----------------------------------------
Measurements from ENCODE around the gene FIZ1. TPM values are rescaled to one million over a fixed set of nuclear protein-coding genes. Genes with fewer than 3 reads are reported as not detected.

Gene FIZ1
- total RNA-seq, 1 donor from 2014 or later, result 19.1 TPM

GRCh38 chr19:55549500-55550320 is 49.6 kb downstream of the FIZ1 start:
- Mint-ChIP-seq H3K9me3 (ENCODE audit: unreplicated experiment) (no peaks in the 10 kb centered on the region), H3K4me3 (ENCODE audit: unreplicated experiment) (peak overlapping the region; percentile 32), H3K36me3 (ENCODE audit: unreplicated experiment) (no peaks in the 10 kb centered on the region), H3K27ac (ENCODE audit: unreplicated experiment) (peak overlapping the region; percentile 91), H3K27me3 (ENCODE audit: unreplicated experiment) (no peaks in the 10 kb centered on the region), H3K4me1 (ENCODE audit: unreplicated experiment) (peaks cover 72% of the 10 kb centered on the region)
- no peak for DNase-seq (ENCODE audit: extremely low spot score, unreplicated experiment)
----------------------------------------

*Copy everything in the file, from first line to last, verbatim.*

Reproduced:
Measurements from ENCODE around the gene FIZ1. TPM values are rescaled to one million over a fixed set of nuclear protein-coding genes. Genes with fewer than 3 reads are reported as not detected.

Gene FIZ1
- total RNA-seq, 1 donor from 2014 or later, result 19.1 TPM

GRCh38 chr19:55549500-55550320 is 49.6 kb downstream of the FIZ1 start:
- Mint-ChIP-seq H3K9me3 (ENCODE audit: unreplicated experiment) (no peaks in the 10 kb centered on the region), H3K4me3 (ENCODE audit: unreplicated experiment) (peak overlapping the region; percentile 32), H3K36me3 (ENCODE audit: unreplicated experiment) (no peaks in the 10 kb centered on the region), H3K27ac (ENCODE audit: unreplicated experiment) (peak overlapping the region; percentile 91), H3K27me3 (ENCODE audit: unreplicated experiment) (no peaks in the 10 kb centered on the region), H3K4me1 (ENCODE audit: unreplicated experiment) (peaks cover 72% of the 10 kb centered on the region)
- no peak for DNase-seq (ENCODE audit: extremely low spot score, unreplicated experiment)